My mother and I are polar opposites; from personality to humor to fashion to decorating. When I was younger she worried that I was “too punk” which in her defense I could totally see from the ONE TIME I wore a sweatshirt with the collar cut out a la Flashdance as opposed to my Gap button down shirt. She doesn’t overreact at all….ever…
For the record, she cut it in half and threw it away and informed me much later in her mamadonegotlofty voice which was a combination of bitchy/authoritarian/sympathetic/lesson-teaching/soprano which I actually heard again the other day while helping them move which is what prompted this writing.
My husband saw the physical reaction I had to that acid tone seeping from her bedroom into the hallway and after the brief fight I walked out and snarled, “You just got a glimpse of my teenage years.”
My dad used to joke that you knew I was up because that’s when the screaming started. We just had that kind of relationship. We fought over everything, including whether water was wet. Honestly it would not have surprised me if a boxing announcer showed up to my house one day anywhere from the ages of 11 through 19 and blasted:
IN THIS CORNER, IN THE BLACK ARGYLE SWEATER, WEIGHING IN AT 598 POUNDS IF YOU INCLUDE THE ATTITUDE….MISS SHANNON “BOOM BOOM” TEENAGAH. AND IN THIS CORNER, IN THE COTTON CANDY PINK TEDDYBEAR SWEATSHIRT THAT SAYS “BEARLY HANGING ON” WEIGHING IN AT NONEOFYOURDAMNBUSINESS IS MRS. MAMABEAR “DON’TYOUUSETHATTONEWITHMEMISSY” ADULTYPANTS. OK LADIES, MAKE IT A CLEAN FIGHT. NO HOLYFIELD EAR LOSSES.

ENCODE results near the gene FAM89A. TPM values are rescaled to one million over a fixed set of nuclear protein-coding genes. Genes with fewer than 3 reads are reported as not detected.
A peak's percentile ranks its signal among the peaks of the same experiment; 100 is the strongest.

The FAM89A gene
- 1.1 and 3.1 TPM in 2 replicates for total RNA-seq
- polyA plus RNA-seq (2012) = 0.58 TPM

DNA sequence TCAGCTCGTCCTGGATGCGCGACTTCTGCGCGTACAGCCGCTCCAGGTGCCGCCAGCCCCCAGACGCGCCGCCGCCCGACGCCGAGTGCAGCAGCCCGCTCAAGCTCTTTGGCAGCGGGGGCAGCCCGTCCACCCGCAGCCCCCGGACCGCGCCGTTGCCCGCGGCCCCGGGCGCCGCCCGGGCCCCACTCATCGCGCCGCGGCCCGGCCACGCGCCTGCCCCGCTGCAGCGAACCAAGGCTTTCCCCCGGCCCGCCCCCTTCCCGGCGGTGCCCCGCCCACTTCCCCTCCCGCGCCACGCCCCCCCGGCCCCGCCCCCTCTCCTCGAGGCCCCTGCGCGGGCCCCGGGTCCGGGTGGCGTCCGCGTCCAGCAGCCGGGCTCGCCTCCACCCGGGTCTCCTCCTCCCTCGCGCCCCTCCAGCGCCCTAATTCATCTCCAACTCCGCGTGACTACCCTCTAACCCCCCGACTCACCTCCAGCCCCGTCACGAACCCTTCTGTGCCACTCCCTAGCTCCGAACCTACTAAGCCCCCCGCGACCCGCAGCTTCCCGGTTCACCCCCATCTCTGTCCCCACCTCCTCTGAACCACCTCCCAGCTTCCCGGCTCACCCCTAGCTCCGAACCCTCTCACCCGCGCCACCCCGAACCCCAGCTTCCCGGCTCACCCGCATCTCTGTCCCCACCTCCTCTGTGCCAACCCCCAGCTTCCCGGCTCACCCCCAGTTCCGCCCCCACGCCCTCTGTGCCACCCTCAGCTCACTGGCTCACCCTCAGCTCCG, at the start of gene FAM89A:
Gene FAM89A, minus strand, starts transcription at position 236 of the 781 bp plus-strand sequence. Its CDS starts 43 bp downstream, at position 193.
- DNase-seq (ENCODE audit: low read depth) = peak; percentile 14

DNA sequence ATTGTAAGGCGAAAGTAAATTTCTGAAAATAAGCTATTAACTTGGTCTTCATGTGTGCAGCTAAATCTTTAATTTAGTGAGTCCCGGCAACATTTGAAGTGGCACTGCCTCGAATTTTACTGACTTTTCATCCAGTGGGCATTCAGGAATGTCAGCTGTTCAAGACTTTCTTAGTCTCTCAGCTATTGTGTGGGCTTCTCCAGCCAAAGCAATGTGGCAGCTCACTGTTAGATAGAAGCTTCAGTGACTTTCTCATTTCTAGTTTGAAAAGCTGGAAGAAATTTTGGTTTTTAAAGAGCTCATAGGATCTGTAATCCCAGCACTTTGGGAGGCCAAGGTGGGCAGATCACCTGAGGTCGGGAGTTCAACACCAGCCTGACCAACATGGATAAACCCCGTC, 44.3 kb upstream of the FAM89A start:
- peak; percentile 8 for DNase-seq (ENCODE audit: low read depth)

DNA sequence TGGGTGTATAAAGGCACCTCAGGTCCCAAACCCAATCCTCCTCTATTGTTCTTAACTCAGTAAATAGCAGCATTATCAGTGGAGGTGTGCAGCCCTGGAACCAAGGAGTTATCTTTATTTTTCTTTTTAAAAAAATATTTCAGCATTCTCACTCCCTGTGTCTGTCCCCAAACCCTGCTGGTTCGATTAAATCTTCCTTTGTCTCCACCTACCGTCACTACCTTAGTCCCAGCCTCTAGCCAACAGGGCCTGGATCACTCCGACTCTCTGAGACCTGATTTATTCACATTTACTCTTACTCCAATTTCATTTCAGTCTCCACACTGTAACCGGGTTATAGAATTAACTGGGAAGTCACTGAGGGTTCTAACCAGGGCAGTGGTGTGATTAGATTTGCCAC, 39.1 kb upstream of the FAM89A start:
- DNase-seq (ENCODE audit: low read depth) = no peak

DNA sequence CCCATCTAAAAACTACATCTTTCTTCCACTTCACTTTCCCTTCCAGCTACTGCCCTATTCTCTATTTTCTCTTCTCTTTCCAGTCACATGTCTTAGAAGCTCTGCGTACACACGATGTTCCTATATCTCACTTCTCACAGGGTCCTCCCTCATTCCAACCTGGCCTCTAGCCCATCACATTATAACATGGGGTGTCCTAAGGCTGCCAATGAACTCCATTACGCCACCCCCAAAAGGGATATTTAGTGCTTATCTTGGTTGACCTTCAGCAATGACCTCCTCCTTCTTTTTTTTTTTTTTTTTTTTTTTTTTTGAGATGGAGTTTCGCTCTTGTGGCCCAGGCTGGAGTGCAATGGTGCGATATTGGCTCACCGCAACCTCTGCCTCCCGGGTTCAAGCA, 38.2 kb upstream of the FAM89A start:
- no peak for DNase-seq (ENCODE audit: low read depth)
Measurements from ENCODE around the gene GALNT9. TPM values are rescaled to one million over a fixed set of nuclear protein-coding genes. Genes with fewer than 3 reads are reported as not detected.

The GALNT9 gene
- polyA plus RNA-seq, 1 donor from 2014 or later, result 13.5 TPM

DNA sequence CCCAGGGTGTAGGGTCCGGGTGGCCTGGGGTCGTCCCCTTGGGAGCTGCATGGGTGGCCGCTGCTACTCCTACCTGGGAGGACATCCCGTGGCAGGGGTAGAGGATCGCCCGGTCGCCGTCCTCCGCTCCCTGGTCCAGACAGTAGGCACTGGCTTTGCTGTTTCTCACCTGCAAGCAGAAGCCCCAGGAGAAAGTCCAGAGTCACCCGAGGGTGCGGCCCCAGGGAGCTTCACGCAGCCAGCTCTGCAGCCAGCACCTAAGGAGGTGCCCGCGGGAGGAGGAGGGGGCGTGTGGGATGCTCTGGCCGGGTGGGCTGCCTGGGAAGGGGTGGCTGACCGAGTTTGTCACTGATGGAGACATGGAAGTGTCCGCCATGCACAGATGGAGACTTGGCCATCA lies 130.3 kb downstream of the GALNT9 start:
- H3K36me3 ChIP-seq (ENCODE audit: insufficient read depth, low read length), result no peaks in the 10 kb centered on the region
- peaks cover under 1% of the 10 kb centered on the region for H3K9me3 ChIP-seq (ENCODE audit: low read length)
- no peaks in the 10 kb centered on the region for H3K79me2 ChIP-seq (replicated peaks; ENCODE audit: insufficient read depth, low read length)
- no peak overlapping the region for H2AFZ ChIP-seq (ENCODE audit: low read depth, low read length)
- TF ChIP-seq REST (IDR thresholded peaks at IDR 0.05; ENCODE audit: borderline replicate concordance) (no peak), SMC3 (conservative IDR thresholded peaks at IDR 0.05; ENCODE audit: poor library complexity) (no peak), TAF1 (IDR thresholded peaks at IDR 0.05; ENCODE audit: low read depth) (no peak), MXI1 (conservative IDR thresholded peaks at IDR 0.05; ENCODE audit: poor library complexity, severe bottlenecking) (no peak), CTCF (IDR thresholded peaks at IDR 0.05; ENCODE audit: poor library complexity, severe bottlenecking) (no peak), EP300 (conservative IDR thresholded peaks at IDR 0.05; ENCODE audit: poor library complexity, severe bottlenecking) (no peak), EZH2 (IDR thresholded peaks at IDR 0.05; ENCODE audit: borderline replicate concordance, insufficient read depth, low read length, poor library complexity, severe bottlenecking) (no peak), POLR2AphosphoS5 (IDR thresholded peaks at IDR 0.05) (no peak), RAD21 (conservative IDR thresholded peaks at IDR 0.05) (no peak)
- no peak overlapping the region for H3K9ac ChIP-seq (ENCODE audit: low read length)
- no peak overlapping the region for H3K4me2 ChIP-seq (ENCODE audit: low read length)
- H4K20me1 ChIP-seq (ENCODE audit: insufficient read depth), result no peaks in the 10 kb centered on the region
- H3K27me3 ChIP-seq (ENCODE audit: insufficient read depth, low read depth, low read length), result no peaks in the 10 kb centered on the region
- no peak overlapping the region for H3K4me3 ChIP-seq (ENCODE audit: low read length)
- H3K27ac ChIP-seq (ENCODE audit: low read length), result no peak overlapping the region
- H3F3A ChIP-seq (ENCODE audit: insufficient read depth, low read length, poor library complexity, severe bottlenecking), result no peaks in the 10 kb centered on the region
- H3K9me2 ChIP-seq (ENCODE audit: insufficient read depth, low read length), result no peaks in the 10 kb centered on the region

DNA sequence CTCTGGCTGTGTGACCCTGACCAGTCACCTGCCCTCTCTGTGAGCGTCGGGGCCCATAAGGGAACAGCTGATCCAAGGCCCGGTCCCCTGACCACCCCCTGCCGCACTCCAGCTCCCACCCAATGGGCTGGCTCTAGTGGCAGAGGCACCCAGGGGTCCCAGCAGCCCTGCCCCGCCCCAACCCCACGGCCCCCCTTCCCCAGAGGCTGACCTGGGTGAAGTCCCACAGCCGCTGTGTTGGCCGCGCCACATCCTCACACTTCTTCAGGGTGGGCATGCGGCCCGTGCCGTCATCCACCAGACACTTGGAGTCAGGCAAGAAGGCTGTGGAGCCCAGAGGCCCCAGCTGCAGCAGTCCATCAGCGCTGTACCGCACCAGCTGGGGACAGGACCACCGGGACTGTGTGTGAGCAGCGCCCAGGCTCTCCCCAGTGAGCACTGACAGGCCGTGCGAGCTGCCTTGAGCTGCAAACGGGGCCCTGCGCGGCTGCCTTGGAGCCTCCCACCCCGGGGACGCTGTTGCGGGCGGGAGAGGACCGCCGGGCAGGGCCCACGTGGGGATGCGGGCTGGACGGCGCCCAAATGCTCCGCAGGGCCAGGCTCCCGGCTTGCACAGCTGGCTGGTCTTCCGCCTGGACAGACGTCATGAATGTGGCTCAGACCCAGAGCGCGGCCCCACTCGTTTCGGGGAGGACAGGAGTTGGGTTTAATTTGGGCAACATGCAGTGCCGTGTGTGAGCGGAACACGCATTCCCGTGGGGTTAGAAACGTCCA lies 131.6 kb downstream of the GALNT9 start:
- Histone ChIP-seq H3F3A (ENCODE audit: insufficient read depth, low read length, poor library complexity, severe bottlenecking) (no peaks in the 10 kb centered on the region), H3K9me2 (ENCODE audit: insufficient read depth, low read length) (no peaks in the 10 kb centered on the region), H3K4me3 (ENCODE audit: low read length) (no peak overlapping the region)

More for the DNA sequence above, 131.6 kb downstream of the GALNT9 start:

OH MAMABEAR IS GOING IN FOR THE UNHOLY TEENAGE DEVIL SPAWN KILL. BOOM BOOM DUCKS AND COUNTERS WITH A YOU’RERUININGMYLIFE WAIL WHICH HAS BROUGHT MAMABEAR TO TEARS. WE CAN’T BE SURE IF IT’S LAUGHTER OR GUILT. WAIT, WAIT JIM. I THINK SHE JUST CALLED BOOM BOOM AN UNGRATEFUL BEAST. BOOM BOOM ASKED WHAT SHE SHOULD BE GRATEFUL FOR. OOOOOP. OOOOF. THOSE TEARS ARE REAL. MAMABEAR IS GOING DOWN. I DON’T BELIEVE IT! MAMABEAR IS GOING DOWN. SHE’S ON THE ROPES. BOOM BOOM IS CIRCLING AROUND HER WITH WHAT COULD ONLY BE INTERPRETED AS A SMUG GRIN. MAMA IS BACK. MAMA IS UP ON HER FEET! WAIT SHE JUST PULLED THE PENULTIMATE MAMA STUNT. “I GAVE YOU LIFE”. BOOM BOOM IS DOWN. JIM! WOULD YOU LOOK AT THE ONE LONE TEAR ROLLING DOWN HER CHEEK. NOW MAMA IS CRYING BECAUSE BOOM BOOM IS CRYING. THIS FIGHT IS A DRAW! THIS FIGHT IS A DRAW! THEY ARE BOTH KNOCKED OUT.
I could try to analyze it or I can be grateful for how close we are now. I choose to believe that I was a model child and she had a long long bout of menopause; clearly rendering us both victims in this scenario. So…tone set? Great, let’s get on with it.
As previously mentioned, my parents moved back home. They ran away for 14 years and have finally come back to their home state. In the midst of unpacking I SHIT YOU NOT, 20 sets of placemats and napkins, 42 pot holders, 65 doilies, 24 baskets, 2 sets of dishes complete with butter dishes, creamers and sugar bowls et. al.
I spent a healthy chunk of time unpacking stuff and literally spitting with disbelief whilst documenting via a downward pictorial spiral on Facebook, complete with a photo of Santa in the closet. It’s not that I’m not sentimental. I can be. My mother had a 458,000 knick knacks, insisting that these things make a home. My grandmother was even worse. We now live in a world were what was once a sign of either wealth or knowledge or contentment, shelves full of books and music and photograph albums; now is all digital. Is this what it’s like to get rid of generations past? Is it as easy as a snake shedding it’s skin?